A new study delves into the debate of N95 respirators versus surgical masks for seasonal influenza and other respiratory illnesses.
As respiratory virus season approaches, infection control measures will become increasingly important. Personal protective equipment (PPE) is one of the strongest tools in an infection preventionist’s arsenal against the spread of diseases. Respiratory virus season means that we tend to see an influx of cases of adenovirus, parainfluenza, and influenza, which amplifies the need for PPE.
For health care workers and those involved in the care of patients, the US Centers for Disease Control and Prevention (CDC) recommends use of facemasks while in the room with a patient with suspected or confirmed influenza. This would be considered Droplet precautions (ie using a surgical mask to prevent the spread of microorganisms that are spread by close contact to patients sneezing/coughing). On the other hand, the CDC recommends that in a situation involving avian influenza (H5N1, H7, N9 strains), or a case of pandemic influenza with severe symptoms, health care workers should not use a regular facemask, but rather an N95 mask or higher.
This distinction has, in my experience, often inspired conversation and event debate within the infectious disease and infection control community. For many, the question is simple — should health care workers also be wearing N95 masks when caring for patients with seasonal influenza? Investigators of a new study sought to address this very question and to determine if there was a difference in the prevention of seasonal influenza between those staff wearing N95 masks versus regular facemasks.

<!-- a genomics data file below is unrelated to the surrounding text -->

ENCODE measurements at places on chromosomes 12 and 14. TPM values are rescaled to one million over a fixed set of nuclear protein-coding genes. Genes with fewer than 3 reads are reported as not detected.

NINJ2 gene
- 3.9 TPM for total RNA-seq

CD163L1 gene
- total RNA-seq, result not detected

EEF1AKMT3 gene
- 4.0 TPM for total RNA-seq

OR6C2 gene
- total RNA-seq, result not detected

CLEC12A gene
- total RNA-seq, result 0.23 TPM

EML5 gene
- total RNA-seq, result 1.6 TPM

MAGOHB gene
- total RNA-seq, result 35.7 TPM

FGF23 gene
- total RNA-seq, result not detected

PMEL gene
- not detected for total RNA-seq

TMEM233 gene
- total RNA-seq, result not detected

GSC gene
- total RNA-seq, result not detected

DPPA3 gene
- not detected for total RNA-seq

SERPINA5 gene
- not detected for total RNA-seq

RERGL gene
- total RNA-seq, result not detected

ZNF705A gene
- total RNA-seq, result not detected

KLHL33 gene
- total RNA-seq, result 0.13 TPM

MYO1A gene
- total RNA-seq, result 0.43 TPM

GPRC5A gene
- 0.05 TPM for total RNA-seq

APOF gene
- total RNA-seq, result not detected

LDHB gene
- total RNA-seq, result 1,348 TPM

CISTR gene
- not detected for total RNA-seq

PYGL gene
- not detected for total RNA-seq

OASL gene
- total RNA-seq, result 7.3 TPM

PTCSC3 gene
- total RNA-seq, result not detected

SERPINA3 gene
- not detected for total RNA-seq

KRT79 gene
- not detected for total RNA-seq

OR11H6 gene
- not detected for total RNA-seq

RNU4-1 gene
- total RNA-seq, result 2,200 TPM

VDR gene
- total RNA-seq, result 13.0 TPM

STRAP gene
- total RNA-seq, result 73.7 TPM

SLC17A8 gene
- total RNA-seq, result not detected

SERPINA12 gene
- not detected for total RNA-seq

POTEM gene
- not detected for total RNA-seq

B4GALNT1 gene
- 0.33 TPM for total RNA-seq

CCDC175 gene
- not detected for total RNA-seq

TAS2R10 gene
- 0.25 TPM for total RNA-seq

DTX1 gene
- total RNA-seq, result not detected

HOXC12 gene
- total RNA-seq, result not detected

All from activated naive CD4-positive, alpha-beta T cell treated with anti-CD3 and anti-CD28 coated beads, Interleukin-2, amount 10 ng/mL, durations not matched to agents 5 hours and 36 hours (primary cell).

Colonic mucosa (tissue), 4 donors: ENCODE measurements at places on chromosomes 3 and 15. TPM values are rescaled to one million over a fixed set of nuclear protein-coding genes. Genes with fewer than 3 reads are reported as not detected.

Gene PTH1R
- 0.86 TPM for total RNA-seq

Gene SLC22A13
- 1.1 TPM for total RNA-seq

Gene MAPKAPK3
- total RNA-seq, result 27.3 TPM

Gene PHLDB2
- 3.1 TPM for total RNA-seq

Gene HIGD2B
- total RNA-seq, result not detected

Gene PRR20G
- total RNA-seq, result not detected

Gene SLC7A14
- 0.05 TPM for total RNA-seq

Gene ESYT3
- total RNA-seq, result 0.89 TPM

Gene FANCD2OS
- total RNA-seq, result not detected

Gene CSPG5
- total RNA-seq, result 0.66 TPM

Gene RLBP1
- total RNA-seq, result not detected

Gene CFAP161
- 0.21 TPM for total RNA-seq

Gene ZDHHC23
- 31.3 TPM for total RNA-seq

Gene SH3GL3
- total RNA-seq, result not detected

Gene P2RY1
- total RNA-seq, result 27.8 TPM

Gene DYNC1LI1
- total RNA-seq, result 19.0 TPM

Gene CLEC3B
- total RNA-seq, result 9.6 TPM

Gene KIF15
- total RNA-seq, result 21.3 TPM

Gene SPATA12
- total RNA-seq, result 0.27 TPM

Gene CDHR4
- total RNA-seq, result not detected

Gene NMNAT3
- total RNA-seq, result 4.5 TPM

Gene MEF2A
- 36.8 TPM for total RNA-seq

Studying roughly 4000 participants across 137 outpatient and 7 medical centers across the United States from September 2011 to May 2015, the researchers accumulated a considerable amount of data in this cluster-randomized pragmatic effectiveness study. The study team focused on the 12-week period considered to be the peak of respiratory virus season and matched/randomly assigned pairs of outpatient sites within each health center to either N95 respirators or regular facemasks.
During the study period, 1993 participants across 189 clusters wore N95 masks (2512 health care worker-seasons of observations) and 2058 participants across 191 clusters wore medical masks (2668 health care worker-seasons) during interactions with patients experiencing a respiratory illness.
Within the N95 mask group, there were 207 lab-confirmed influenza infections (8.2% of health care worker-seasons) and 193 within the facemask group, representing 7.2% of health care worker-seasons. The researchers noted that “there were 1556 acute respiratory illness events in the respirator group vs 1711 in the mask group”, and 679 lab-detected respiratory infections in the N95 group versus 745 in the mask group—neither of which were statistically significant. Roughly 90% of health care workers in both groups reported that they wore their masks “always” or “sometimes”.
Ultimately, when assessing the lab-confirmed respiratory illness events and influenza-like illness events across the groups, there was not a statistically significant relationship between kind of mask and rates of laboratory-confirmed influenza.
This study found that in outpatient settings, there is no difference between N95 respirators and regular facemasks when it comes to preventing influenza infections in health care workers. Since N95 masks require fit-testing for occupational health purposes and tend to cost more, this finding is particularly helpful for infection control efforts and employee compliance with isolation precautions in outpatient settings.